This two-person multimedia exhibition will explore ideas of place - both the physical and the conceptual. San Francisco-based artist Jenny Odell’s collages of Google Satellite image cutouts - views of landfills, waste ponds, parking lots - force viewers to step back and consider fundamental questions of humanity, our presence and impact on the Earth. California-born, Brooklyn-based artist and ACC alumna Ellie Irons foregrounds ecology and Anthropocene in her diverse projects, two of which will be featured in the gallery space. Her series Flight Lines, a collaboration with her husband, Dan Phiffer, documents aerial landscapes, recording and reinstating movements of both living and non-living entities - from birds and bugs to drones and floating plastic bags - through video and abstracted animation. Irons’ Invasive Pigments focuses on relationships between humans and plants, bringing to mind ideas of migration and proliferation across place and time. For this show, pigments made from ‘unintentional’ plants (AKA weeds) gathered from the local Humboldt environment will be placed along with Irons’ “Handbook for Painting with Weeds” at stations in the gallery. Visitors will be invited to create their own paintings, allowing them to actively engage with and experience their local environment from a new angle. This show will challenge viewers to interrogate ideas of place - near and far, abstract and personal - both actively and passively, in new and complex ways.

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Grantee: Ellie Irons

Special Event / United States

Ways of Learning: An Apprentice Boatbuilder in Japan

March 5, 2019

When people think about Japan, they usually have in their minds images of manga and anime, busy urban centers, and an economy based on innovations in electronics. Most people do not know that there is also a “second Japan” wherein lies a rich history of traditional arts and crafts, many of which are fast disappearing. ACC alumnus Douglas Brooks has apprenticed with seven boatbuilders in Japan since 1996, building over a dozen types of traditional boats. In this slide talk he will share his experiences with traditional crafts drawn from twenty-two trips to Japan since 1990. Brooks’ research in Japan focuses on the techniques and design secrets of the craft. These techniques have been passed from master to apprentice with almost no written record. His most recent book, Japanese Wooden Boatbuilding (Floating World Editions, 2015) is the first comprehensive survey of the craft, spanning his first five apprenticeships and including a chapter on Japan’s last traditional shipwright. Brooks will sell and sign copies of his book after the talk.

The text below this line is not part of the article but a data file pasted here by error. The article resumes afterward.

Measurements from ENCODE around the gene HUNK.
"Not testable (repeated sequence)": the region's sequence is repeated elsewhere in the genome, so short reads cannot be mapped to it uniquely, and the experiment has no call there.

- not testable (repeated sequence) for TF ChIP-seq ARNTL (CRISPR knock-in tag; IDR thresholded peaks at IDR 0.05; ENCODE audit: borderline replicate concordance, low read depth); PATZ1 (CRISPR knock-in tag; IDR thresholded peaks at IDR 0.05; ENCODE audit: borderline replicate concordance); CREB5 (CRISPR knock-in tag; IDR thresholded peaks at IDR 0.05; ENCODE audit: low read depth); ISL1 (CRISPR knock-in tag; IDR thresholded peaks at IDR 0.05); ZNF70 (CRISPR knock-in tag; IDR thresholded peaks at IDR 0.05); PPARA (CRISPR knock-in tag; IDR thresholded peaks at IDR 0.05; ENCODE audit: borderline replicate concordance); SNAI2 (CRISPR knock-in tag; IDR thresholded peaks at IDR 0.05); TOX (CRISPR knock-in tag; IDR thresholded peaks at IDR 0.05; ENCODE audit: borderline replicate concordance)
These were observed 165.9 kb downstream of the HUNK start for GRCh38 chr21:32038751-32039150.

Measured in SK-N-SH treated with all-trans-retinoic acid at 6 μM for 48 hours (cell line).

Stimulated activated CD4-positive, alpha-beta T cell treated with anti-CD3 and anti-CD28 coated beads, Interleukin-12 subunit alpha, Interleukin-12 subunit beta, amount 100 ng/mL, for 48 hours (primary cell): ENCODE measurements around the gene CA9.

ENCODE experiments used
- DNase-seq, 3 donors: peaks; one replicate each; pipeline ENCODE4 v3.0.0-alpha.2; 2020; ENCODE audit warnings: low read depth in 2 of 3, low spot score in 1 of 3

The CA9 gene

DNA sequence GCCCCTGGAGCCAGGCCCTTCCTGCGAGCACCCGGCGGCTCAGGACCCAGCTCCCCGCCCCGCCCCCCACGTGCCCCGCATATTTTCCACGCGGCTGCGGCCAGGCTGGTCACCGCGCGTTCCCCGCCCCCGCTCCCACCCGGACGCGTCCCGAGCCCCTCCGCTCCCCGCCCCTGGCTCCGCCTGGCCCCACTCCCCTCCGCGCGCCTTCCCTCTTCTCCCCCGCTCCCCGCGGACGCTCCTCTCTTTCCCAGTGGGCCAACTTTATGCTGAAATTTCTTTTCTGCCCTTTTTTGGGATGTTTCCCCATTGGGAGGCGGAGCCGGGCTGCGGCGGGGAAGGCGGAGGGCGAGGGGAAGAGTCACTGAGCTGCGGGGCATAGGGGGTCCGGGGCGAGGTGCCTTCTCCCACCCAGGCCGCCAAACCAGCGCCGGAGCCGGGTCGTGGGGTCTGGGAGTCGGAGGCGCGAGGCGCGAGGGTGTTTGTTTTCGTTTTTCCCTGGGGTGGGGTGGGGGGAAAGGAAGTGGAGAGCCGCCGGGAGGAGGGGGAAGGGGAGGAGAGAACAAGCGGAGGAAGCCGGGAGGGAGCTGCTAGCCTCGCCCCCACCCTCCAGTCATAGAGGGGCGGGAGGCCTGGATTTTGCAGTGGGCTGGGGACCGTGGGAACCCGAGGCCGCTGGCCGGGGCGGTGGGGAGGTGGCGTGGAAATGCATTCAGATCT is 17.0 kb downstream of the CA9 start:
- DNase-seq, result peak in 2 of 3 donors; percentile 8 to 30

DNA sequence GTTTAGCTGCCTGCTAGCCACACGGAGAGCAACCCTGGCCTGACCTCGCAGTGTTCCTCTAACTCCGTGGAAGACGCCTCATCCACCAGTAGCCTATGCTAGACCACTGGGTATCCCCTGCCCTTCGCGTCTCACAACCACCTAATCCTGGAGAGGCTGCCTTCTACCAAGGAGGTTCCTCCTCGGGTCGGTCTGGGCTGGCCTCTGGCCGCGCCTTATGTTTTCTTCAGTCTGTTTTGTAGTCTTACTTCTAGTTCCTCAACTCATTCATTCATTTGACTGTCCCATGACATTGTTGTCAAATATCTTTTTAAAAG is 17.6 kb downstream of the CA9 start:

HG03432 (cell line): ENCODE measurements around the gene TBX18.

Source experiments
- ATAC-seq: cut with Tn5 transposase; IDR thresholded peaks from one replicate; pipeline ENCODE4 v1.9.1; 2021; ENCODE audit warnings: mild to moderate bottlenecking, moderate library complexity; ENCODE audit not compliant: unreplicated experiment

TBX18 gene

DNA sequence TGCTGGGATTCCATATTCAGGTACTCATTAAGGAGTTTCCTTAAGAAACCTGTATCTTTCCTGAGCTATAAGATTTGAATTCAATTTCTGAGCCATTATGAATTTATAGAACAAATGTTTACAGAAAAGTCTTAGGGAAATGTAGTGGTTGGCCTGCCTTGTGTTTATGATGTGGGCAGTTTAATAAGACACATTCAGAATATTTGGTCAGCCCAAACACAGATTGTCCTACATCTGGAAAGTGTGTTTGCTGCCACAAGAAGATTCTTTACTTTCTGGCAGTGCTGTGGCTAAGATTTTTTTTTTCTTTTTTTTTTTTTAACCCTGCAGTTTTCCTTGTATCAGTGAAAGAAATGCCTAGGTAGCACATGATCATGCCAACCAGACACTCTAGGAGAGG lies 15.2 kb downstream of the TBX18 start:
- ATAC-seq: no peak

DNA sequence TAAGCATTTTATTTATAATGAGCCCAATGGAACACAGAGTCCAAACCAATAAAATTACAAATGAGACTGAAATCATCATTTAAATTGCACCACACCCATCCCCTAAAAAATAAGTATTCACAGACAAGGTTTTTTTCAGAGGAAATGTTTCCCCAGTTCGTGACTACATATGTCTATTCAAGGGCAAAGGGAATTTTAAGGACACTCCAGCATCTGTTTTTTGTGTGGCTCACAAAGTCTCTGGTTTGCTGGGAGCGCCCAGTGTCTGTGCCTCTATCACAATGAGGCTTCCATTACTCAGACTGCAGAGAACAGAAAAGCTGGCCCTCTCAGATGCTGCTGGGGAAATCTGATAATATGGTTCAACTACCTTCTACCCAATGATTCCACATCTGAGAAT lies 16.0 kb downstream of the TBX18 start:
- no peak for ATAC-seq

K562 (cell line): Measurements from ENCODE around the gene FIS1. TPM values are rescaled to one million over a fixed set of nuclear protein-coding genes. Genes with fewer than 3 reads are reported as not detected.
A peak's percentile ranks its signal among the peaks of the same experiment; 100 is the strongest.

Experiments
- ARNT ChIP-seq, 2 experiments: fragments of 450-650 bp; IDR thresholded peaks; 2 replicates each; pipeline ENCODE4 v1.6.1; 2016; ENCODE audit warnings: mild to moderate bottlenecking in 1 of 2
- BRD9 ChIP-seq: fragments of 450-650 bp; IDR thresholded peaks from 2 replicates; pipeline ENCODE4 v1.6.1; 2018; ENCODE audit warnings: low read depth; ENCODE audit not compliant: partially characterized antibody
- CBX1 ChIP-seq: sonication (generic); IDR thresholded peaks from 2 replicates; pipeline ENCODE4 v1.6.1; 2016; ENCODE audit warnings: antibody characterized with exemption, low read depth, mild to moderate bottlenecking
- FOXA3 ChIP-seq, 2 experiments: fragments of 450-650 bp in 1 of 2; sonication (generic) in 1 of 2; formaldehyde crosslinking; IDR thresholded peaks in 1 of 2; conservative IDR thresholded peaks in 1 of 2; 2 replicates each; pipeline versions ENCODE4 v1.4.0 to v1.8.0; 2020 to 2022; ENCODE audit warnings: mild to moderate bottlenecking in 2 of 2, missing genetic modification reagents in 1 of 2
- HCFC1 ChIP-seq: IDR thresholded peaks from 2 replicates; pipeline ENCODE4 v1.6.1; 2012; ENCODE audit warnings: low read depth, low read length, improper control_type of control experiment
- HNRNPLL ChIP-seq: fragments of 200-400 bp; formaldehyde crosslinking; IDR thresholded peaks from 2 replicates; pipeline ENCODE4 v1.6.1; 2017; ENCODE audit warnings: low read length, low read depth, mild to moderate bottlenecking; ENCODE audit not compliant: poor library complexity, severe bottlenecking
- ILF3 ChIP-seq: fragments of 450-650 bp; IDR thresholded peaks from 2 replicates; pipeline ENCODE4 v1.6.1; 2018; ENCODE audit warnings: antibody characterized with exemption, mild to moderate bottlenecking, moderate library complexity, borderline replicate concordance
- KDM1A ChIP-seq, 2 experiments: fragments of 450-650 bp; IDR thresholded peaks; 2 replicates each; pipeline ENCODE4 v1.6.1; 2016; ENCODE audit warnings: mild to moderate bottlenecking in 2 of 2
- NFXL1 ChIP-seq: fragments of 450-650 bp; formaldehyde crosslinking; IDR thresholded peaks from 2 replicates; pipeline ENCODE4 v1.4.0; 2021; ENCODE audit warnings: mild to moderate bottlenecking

Brooks will also talk about the nature of craft education in Japan; an ethic that is largely at odds with our notions of teaching in the West. The apprentice system produced craftspeople with incomparable skills, yet it required an intense devotion and seriousness from participants. Brooks has experienced first-hand what it is like to learn when the apprentice is forbidden from speaking. At the core of this process is the belief that one learns by observation and perseverance.

Douglas Brooks is a boat builder, writer and researcher who specializes in the construction of traditional wooden boats for museums and private clients. He worked in the Small Boat Shop at the National Maritime Museum in San Francisco from 1985-1990 and has since built boats at museums in Japan and across the United States. He teaches classes in boat building and has written regularly for magazines like WoodenBoat, Classic Boat (UK), and KAZI (Japan). Brooks attended the Williams Mystic Seaport Program in American Maritime History, and he is a 1982 graduate of Trinity College (B.A., philosophy) and a 2002 graduate of the Middlebury College Language School (Japanese). In 2014 he was awarded the American Craft Council’s Rare Craft Fellowship Award. He lives with his wife Catherine in Vergennes, Vermont.

Japanese Boatbuilding Demonstration 1:00 PM- 2:00 PM in the BMC Shop
There are two major differences between boatbuilding in the west and in Japan. The first is the use of a series of saws to fit the seams between planks, which are fastened without any caulking. The second is the use of edge-nailing to fasten planks together into wide strakes. Japanese boat nails are hand-made of flat steel stock.

In this demonstration Douglas Brooks will fit two planks in the Japanese fashion, working on the shop floor. Then he will use a special set of chisels to cut pilot holes for the nails and edge-nail the planks together. Brooks will discuss the tools and techniques specific to boatbuilding in Japan as well as answer questions.

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Grantee: Douglas Brooks